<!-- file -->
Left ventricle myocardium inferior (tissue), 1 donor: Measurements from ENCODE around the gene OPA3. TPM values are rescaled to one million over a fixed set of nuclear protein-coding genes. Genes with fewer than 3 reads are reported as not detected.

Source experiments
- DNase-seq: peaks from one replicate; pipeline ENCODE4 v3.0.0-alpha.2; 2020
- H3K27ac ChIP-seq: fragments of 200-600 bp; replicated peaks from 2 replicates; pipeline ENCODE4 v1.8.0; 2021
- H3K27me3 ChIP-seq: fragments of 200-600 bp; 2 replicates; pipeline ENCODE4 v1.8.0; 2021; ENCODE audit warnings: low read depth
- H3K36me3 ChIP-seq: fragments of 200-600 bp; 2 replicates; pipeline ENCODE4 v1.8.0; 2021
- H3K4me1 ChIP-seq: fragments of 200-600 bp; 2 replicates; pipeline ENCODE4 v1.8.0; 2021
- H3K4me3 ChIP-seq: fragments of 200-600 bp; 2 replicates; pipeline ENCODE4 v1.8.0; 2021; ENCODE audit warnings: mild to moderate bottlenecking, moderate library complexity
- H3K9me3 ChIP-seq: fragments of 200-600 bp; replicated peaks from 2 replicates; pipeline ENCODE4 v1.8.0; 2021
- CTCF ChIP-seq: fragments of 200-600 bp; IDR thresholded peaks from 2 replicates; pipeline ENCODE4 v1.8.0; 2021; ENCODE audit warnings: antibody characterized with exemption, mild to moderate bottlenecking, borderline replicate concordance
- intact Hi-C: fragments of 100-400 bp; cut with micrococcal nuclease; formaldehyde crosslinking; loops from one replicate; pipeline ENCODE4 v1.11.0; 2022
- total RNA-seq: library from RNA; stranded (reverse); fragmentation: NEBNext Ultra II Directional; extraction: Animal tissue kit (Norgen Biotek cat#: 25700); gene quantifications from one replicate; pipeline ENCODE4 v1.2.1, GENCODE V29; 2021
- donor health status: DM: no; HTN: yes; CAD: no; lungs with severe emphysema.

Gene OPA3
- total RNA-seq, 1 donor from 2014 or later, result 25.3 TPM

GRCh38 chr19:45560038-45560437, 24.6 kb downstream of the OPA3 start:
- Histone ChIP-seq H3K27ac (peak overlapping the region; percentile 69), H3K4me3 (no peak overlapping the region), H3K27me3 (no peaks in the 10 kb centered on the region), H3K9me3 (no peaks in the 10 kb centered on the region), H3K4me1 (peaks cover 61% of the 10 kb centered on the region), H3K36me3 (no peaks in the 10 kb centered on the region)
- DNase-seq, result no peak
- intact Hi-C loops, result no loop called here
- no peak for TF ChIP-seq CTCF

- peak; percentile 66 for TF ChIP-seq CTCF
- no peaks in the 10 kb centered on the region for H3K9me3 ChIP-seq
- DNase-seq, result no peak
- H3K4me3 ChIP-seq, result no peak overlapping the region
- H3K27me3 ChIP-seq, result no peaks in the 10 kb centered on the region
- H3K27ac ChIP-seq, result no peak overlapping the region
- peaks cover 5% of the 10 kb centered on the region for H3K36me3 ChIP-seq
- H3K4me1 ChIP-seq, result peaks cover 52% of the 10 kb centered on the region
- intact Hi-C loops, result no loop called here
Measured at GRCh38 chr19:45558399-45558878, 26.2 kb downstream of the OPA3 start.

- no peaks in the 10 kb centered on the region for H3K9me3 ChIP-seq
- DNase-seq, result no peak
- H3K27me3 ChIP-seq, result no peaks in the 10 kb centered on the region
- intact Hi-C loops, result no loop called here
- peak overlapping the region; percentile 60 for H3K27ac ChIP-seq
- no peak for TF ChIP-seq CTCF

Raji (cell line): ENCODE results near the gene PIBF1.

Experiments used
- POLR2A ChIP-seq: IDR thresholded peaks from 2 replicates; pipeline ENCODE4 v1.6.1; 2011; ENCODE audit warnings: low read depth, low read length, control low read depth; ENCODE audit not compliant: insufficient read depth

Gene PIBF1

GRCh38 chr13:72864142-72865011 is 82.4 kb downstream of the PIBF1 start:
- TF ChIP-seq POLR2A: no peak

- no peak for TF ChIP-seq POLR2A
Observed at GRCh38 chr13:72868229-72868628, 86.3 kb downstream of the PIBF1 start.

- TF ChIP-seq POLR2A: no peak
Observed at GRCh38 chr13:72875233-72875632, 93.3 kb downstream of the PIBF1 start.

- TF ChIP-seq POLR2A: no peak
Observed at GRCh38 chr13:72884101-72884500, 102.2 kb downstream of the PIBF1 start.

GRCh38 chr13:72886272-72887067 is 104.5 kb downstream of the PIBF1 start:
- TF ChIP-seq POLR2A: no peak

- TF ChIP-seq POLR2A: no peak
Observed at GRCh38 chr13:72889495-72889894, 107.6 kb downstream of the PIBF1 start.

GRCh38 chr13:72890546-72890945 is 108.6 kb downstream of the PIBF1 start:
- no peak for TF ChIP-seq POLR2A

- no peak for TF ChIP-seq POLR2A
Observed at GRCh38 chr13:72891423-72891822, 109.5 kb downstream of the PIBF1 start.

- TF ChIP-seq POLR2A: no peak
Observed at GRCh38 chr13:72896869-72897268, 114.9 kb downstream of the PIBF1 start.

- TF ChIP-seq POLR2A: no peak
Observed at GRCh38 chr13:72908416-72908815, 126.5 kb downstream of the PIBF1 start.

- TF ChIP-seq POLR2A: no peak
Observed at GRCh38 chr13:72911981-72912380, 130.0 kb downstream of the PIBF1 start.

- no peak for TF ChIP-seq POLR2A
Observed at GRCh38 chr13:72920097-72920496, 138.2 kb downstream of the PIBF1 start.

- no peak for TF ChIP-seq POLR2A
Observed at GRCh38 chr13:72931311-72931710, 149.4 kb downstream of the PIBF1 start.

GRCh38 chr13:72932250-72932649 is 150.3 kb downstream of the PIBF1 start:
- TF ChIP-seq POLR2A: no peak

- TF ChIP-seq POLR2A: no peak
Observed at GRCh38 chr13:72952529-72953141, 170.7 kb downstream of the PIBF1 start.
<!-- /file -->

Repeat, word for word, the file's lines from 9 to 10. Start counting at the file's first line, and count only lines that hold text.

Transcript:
- H3K9me3 ChIP-seq: fragments of 200-600 bp; replicated peaks from 2 replicates; pipeline ENCODE4 v1.8.0; 2021
- CTCF ChIP-seq: fragments of 200-600 bp; IDR thresholded peaks from 2 replicates; pipeline ENCODE4 v1.8.0; 2021; ENCODE audit warnings: antibody characterized with exemption, mild to moderate bottlenecking, borderline replicate concordance